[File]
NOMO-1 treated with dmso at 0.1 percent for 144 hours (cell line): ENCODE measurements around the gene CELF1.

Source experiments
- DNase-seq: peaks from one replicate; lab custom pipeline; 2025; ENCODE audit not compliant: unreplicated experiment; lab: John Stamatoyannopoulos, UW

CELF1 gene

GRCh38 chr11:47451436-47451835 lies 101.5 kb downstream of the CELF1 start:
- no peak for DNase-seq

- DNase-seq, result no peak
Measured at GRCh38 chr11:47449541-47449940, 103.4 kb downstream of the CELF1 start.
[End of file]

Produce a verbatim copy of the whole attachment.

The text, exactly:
NOMO-1 treated with dmso at 0.1 percent for 144 hours (cell line): ENCODE measurements around the gene CELF1.

Source experiments
- DNase-seq: peaks from one replicate; lab custom pipeline; 2025; ENCODE audit not compliant: unreplicated experiment; lab: John Stamatoyannopoulos, UW

CELF1 gene

GRCh38 chr11:47451436-47451835 lies 101.5 kb downstream of the CELF1 start:
- no peak for DNase-seq

- DNase-seq, result no peak
Measured at GRCh38 chr11:47449541-47449940, 103.4 kb downstream of the CELF1 start.